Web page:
And God changed everything. Not by changing my circumstances but by lighting a path through the darkness. He taught me how to pray, how to ask, and how to receive. He gave me glimpses of his glory. He showed me how he is using my circumstances to change me.

Life in the Trenches: The Daily Battle

It was a constant struggle. And if I’m completely honest, it is still a struggle. I think it always will be.

Part of me will always long for my independence. But in that longing I have learned to lean on God in prayer. I have learned how to offer God my honest lament—my anger and grief poured out unedited. I have learned to tell God what’s hard and admit I dread asking for help. I have learned prayer changes my perspective on my life. Through prayer I am reminded heaven is real, and one day I will have a new body.

Until then, I need the humility to ask for help.

Asking for help is always hard because I’m proud and I’d rather not need anyone. But most people are more than willing to help—they are just waiting to be asked. Sometimes people can’t help, and in those situations I must graciously accept their no without getting discouraged and without giving up. The first person I ask is not always the person God has chosen to help.

Glimpses of Glory

The entire process is humbling, but this dependence on God and on others has grown my faith in incalculable ways. As my body has become weaker, my faith has grown stronger. Second Corinthians 4:16–17 says: “That is why we never give up. Though our bodies are dying, our spirits are being renewed every day. For our present troubles are small and won’t last very long. Yet they produce for us a glory that vastly outweighs them and will last forever!” As this passage points out, though my strength is declining, God is renewing my spirit daily, and one day I will see what he has done with my suffering.

I can show the surpassing worth of Christ when I suffer well, when I joyfully accept circumstances that are less than perfect, when I give up my need to control. Willingly relinquishing my need to have things exactly as I want is an act of worship.

Willingly relinquishing my need to have things exactly as I want is an act of worship.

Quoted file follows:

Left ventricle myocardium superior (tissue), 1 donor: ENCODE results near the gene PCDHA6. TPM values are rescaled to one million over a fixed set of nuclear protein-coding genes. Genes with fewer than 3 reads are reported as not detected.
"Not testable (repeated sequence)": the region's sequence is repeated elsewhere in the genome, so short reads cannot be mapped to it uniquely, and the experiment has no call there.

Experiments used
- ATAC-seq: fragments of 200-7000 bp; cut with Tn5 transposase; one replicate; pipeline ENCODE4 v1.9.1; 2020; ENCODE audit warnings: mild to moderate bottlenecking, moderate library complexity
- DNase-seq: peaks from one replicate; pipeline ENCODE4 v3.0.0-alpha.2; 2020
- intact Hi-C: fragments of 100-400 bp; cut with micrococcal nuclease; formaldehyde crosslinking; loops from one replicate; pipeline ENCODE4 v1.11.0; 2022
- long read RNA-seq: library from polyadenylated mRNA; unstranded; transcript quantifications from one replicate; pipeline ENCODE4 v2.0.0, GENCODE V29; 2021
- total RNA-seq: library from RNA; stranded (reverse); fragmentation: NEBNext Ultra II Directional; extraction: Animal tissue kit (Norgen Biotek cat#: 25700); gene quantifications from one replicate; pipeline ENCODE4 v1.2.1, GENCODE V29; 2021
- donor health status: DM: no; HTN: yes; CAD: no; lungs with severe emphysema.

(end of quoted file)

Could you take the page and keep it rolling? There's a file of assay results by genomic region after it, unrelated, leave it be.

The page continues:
Even when it seems that no one sees or knows, Someone does see and Someone does know. Not one of these sacrifices will be forgotten. One day they will all shine in glory. They will all count.

So when someone helps me cook dinner or straightens up my house and it’s not the way I’d prefer it to be done, or when I can’t style my hair as I’d like and I must settle for a ponytail, I can offer all those things as worship.

My faith and my character are not all that has grown through my losses. My friendships and sense of community have deepened tremendously as well. I have been humbled and amazed at the willingness of others to help, even at great cost to themselves. I see the love of Christ in how he cares for me through the body of Christ. As my physical body is deteriorating, his body has taken over for mine, showering me with love and unexpected kindness. Kindness I would have never known if I hadn’t needed it. Love I would never have experienced if I had refused to ask for help.

says it is more blessed to give than receive. So in asking for help, I am giving others the opportunity to be blessed. They have the privilege of being used by God. And as I depend on him more and more, he is gradually transforming me into the likeness of Christ. That transformation is the greatest blessing of all.

Read more articles that highlight writing by Christian women at ChristianityToday.com/Women

Vaneetha Rendall Risner

Vaneetha Rendall Risner is a TCW regular contributor. A writer, speaker, mother, Vaneetha is passionate about helping people find joy in the midst of suffering. You can join Vaneetha in conversation about choosing joy in the midst of suffering at DanceInTheRain.com.

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Burdens; Faith; Help; Loss; Prayer; Struggles
Today's Christian Woman, January Week 1, 2015
Posted January 7, 2015